There are few things more disconcerting than suddenly noticing a bat swooping around above your head. However, if this happens to you, it's important not to panic. Take a look at some tips that you need to know when you discover a bat in your home.
Don't Kill the Bat
The first thing that you need to know is that you shouldn't kill the bat. There are a couple of reasons for that. For one thing, it's probably against the law for you to do so. Bats are often protected by local or state ordinances. They're actually very helpful animals – they pollinate plants and help keep the insect population under control.
You should also avoid killing the bat if you think that there's any chance it might have bitten a person or pet living in the house. Some bats carry rabies, and if there's any reason to believe that the bat might have had close contact with a member of the household, it's important to have the bat tested so that you know if you need rabies treatment.
Trap The Bat
Start by closing the doors to the room that you're in – that will keep the bat in one place, instead of flying all over the house. Get thick gloves, a plastic or metal container, and a flat piece of cardboard, and wait for the bat to land. Before landing, you can expect the bat to fly in a U-shaped pattern – higher up near the walls and low in the center of the room. Your best bet is to stick close to the walls.
The bat will most likely try to land in a place where it can hang. If you have a chandelier or hanging lamp in the room, it may choose that; otherwise, it may land in the curtains, on hanging clothes, or on a houseplant. Once the bat lands, give it a few minutes to settle and feel comfortable, then approach it slowly with your container. Place the container over the bat, and slide the cardboard gently underneath.
If you're certain that the bat didn't bite anyone in the house – for example, if you saw it fly in from the outside and know that it was only there for a few minutes – you can take the contained bat outside and let it free. Bats don't fly from the ground, so tilt the container upwards or let the bat climb from the container onto a tree. If you're not sure how long the bat has been in the house or suspect that it could have bitten someone, then you need to contact animal control in your area to have the bat picked up and tested for rabies.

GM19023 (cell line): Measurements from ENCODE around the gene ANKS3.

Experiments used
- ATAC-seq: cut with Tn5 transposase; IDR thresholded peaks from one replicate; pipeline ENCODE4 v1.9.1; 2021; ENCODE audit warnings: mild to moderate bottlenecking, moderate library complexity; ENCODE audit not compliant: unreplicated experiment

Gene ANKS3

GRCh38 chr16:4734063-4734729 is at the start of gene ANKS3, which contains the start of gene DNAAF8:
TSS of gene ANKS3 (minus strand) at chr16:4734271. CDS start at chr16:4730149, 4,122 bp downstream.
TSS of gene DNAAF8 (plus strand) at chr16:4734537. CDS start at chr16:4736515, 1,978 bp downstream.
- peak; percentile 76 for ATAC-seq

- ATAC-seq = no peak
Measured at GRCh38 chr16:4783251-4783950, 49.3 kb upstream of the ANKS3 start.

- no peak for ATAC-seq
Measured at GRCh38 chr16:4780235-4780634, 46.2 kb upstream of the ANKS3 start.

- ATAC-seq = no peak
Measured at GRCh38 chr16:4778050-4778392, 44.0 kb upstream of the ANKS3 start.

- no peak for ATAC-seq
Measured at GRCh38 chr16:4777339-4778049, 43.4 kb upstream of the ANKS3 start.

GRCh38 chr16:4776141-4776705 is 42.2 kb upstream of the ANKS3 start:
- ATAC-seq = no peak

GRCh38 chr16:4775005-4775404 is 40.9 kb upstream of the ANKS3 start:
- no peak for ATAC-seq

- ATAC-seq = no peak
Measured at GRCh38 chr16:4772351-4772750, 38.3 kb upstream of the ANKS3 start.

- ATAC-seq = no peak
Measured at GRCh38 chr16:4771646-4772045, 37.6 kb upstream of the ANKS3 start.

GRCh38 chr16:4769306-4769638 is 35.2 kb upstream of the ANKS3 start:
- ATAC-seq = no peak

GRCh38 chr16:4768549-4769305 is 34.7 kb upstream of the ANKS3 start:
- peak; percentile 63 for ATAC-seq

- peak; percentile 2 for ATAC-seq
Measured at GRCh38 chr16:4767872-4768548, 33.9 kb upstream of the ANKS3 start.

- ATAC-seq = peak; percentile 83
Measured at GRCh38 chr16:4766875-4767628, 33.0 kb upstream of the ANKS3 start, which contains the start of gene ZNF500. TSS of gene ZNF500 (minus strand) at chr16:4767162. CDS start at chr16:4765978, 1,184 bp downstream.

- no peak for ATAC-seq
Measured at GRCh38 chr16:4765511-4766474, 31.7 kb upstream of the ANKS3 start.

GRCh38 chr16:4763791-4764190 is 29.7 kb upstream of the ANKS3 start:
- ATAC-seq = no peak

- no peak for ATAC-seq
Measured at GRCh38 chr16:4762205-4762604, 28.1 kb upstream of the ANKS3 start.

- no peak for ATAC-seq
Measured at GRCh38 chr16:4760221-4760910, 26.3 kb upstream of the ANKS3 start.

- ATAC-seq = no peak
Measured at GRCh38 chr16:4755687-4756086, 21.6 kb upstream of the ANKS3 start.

Either way, it's a good idea to find out whether or not you have more bats in your house or on your property. Contact a pest control professional in your area to have your home inspected. If you have bats roosting somewhere in your home, you'll need a professional wildlife removal service to get rid of them. And if it was just one lone bat, hiring a pest professional can help you secure your home so that no more bats get in.
The bat probably doesn't want to be in your living space any more than you want it there, and if you keep your cool, it doesn't have to be a disaster. When you know what to do, you can resolve the situation as peacefully as possible.
After living with a pest problem in our home for years, I kind of figured the bugs were there to stay. I had tried just about every kind of at-home treatment that I could think of, but nothing was working. It was frustrating, but I knew that there had to be something that could help. After failing for what seemed like the millionth time, I finally decided to work with a professional exterminator. The expert was incredibly proficient and knowledgeable about pest problems, and remarkably, he removed all of the pests from our house that day. This blog is all about working with a pro to eliminate pest problems.